Before you start
This series is for developers interested in building gaming plug-ins for Eclipse using OpenGL. This tutorial goes beyond Part 2 by adding movement for the BB gun, as well as collision detection in OpenGL.
In this four-part series, you will be introduced to the basic techniques, tools, and libraries used to create a full-featured Eclipse plug-in that uses the Standard Widget Toolkit (SWT) and OpenGL libraries for providing graphics. Part 1 looked at building the framework for a simple video game to be launched and played inside Eclipse by creating a plug-in. Part 2 took the basic framework created in Part 1 and started adding the actual visual elements using OpenGL. Part 3 adds the actual game elements, enabling the user to interact with the graphics created in Part 2. Part 4 takes everything created in the previous three parts and makes sure it all works properly.
This tutorial continues where we left off in Part 2 by making the game come to life with the shapes and functionality we've already created. Here, we'll do the following:
- Add movement for the BB gun
- Add collision detection for BBs and the bugs, causing hit bugs to blow up and disappear, displaying the text "POW"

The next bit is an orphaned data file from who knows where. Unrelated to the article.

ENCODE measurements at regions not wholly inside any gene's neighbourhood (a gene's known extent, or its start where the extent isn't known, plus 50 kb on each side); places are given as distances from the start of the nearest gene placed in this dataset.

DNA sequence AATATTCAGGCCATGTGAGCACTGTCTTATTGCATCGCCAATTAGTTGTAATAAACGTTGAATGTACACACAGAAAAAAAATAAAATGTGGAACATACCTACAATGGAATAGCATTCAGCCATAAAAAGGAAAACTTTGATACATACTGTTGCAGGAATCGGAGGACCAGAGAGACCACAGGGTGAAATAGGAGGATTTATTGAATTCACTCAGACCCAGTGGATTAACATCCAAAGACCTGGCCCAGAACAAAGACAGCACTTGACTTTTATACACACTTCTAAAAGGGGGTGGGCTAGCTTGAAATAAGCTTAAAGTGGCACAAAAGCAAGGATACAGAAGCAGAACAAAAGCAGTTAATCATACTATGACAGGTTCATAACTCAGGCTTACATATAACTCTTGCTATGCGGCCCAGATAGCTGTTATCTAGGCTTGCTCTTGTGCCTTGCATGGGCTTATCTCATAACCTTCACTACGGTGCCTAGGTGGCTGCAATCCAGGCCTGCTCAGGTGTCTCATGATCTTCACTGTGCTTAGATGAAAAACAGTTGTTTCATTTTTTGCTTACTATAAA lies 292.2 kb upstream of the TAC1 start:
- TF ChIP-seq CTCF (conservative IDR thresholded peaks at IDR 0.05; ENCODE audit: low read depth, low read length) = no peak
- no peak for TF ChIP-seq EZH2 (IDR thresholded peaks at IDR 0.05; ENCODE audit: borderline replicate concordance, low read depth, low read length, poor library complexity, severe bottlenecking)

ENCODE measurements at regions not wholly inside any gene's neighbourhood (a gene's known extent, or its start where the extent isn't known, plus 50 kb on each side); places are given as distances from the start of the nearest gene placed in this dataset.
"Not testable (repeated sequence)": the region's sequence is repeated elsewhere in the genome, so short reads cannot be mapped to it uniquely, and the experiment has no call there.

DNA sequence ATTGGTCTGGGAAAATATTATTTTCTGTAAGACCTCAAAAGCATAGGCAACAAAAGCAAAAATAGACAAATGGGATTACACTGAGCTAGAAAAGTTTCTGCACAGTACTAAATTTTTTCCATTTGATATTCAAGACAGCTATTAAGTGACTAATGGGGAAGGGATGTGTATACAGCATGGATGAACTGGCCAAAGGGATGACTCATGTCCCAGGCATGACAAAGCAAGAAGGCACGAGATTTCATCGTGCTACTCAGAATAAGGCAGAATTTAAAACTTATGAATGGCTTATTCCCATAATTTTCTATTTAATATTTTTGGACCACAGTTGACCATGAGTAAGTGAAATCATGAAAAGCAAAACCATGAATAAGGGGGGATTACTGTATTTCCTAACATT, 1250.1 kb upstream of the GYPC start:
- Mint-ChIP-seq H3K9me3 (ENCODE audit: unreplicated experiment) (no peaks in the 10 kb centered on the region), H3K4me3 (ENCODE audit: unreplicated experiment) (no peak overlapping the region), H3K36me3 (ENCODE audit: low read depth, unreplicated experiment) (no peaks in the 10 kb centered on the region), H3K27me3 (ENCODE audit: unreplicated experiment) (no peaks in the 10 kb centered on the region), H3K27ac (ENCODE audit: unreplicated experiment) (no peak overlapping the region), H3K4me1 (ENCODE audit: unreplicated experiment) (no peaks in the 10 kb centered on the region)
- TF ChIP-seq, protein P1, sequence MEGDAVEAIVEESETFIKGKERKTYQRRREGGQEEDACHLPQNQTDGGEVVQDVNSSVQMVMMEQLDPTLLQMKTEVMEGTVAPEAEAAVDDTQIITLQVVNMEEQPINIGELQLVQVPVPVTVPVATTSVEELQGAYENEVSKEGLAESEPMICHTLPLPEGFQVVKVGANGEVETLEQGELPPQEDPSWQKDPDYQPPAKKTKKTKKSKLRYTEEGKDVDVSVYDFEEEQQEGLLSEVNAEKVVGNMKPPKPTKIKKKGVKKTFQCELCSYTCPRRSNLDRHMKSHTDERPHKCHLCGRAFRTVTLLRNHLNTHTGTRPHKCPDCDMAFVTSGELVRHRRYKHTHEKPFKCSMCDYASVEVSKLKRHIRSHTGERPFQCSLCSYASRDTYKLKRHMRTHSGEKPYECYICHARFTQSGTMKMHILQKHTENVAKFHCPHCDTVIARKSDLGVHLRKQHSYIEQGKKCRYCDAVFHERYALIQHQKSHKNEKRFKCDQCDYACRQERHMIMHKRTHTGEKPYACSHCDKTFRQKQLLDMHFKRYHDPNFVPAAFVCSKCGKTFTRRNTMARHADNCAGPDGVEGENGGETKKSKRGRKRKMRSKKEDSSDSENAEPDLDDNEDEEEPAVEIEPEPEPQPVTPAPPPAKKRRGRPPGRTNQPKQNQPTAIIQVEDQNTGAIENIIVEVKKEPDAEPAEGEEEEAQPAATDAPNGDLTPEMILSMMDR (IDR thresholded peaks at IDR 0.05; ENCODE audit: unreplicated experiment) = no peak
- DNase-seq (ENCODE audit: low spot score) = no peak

This tutorial assumes you have the basic knowledge of Java syntax and coding, and about Eclipse plug-in programming, as shown in Part 1 of this series. Graphics programming knowledge is a plus, but not required. Knowledge of OpenGL is not required.
The following tools are needed to follow along:
- Eclipse is the framework for creating the plug-in created in Part 1. Now we'll continue leveraging Eclipse in building the gaming plug-in. Download Eclipse SDK 3.2 M3 or later.
- Eclipse SWT
- SWT is the Eclipse widgets package for window making, donated to Eclipse by IBM. Download SWT 3.2 M3 or later.
- Eclipse OpenGL
- You need the OpenGL libraries for creating shapes and more. Download the experimental org.eclipse.opengl binding, version 0.5 for SWT 3.2 for your system.
- Eclipse example plug-in using OpenGL
- Download the Example plug-in with a view that uses OpenGL. You'll use the source code in this plug-in as a framework for building your own custom OpenGL scene.
This tutorial assumes basic knowledge of Java language syntax and coding and about Eclipse plug-in programming, as shown in Part 1. Graphics programming knowledge is a plus, but is not required. Neither is knowledge of OpenGL.